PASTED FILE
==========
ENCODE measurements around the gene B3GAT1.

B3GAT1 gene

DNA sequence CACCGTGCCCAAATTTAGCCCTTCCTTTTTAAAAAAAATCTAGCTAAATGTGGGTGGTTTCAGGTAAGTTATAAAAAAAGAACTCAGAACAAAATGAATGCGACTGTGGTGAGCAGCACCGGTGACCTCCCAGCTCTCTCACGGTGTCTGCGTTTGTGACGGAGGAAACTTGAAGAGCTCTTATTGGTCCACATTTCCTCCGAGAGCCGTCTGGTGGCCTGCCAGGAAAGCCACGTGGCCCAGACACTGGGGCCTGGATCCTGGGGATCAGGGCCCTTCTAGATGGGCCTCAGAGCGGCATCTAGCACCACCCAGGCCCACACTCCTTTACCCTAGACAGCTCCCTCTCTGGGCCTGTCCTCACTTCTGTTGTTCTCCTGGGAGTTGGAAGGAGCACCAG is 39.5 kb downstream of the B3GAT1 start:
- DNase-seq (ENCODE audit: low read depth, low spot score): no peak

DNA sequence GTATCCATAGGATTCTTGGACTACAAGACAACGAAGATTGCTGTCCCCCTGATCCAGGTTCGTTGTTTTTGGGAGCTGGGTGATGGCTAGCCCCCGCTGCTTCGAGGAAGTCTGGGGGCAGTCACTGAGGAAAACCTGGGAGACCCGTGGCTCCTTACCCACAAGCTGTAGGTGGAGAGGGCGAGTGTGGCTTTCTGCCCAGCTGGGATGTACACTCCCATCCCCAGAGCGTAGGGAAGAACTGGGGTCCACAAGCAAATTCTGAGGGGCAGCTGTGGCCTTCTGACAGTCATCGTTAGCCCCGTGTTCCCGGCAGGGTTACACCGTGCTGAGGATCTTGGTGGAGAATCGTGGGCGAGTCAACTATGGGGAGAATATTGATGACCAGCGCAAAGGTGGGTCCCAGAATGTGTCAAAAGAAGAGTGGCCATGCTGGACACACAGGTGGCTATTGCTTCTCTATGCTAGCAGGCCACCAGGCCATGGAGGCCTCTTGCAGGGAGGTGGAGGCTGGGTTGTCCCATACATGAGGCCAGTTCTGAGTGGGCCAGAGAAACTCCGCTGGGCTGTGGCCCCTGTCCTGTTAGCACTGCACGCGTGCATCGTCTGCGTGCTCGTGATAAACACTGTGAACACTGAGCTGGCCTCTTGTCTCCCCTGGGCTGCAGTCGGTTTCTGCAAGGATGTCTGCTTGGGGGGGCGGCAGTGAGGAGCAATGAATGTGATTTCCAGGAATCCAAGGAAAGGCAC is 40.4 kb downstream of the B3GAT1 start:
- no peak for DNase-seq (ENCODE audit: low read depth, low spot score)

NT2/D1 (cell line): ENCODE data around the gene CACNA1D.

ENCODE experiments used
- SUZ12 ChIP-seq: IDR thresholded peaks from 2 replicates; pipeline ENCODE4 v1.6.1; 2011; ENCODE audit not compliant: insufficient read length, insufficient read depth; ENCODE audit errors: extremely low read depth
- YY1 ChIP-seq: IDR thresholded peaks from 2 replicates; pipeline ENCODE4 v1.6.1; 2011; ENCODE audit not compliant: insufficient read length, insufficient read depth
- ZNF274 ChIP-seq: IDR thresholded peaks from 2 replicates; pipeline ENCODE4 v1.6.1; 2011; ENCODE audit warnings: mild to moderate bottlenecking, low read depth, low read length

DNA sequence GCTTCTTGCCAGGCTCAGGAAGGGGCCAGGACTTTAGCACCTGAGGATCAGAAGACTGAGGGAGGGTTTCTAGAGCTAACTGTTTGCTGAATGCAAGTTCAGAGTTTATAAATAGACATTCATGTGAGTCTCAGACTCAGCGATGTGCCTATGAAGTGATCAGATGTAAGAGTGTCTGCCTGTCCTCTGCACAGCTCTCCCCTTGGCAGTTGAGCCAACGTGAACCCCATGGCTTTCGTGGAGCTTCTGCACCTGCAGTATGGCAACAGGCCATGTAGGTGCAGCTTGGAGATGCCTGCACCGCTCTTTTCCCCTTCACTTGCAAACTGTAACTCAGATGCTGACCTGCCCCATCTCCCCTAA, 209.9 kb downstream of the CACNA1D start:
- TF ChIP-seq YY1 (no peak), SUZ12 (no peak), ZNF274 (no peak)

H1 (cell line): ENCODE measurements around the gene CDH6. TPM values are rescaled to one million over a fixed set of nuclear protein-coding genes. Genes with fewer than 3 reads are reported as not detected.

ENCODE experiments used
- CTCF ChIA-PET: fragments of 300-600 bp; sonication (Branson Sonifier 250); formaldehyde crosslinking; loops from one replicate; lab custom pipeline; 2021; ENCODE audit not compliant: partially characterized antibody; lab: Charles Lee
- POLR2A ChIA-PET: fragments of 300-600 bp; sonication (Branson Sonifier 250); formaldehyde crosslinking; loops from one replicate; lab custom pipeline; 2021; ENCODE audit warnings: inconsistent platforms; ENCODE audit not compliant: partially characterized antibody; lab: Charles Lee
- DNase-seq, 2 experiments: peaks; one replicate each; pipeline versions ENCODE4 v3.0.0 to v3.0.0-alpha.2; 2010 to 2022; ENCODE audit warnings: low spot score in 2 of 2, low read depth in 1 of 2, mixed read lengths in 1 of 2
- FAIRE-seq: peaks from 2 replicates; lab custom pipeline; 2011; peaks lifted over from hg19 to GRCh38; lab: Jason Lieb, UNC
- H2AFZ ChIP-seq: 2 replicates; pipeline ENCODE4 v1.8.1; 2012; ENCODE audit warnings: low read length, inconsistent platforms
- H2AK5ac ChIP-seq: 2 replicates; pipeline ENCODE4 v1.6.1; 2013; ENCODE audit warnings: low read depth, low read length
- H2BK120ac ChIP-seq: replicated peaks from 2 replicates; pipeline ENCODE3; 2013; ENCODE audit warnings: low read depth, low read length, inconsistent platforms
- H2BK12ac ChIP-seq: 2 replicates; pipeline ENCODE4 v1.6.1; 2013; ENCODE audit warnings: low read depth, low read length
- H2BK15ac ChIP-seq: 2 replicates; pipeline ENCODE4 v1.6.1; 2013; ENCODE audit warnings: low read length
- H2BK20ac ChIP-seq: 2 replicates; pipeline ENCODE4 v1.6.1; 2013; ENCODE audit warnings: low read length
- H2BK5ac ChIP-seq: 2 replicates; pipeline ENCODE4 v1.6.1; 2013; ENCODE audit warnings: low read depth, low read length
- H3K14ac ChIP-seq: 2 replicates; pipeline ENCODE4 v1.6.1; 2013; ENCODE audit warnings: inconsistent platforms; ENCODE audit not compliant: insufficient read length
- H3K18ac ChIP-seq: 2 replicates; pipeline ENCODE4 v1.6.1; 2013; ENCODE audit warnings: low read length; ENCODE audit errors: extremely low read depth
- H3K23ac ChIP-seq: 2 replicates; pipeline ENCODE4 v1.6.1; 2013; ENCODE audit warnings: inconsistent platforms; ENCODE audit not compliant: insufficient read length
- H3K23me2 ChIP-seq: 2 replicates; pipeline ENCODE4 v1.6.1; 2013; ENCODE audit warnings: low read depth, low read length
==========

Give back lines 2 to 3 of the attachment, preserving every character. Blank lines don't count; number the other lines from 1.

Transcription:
B3GAT1 gene

DNA sequence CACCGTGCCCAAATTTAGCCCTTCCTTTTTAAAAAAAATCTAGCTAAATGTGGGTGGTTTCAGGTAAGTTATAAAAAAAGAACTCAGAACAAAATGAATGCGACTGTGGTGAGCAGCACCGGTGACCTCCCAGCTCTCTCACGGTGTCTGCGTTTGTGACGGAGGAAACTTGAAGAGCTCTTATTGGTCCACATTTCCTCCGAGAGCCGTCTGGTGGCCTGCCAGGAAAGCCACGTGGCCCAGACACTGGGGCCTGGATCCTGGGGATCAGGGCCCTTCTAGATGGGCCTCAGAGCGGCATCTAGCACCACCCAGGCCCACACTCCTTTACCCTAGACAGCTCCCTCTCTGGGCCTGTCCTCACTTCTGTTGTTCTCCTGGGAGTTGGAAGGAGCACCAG is 39.5 kb downstream of the B3GAT1 start: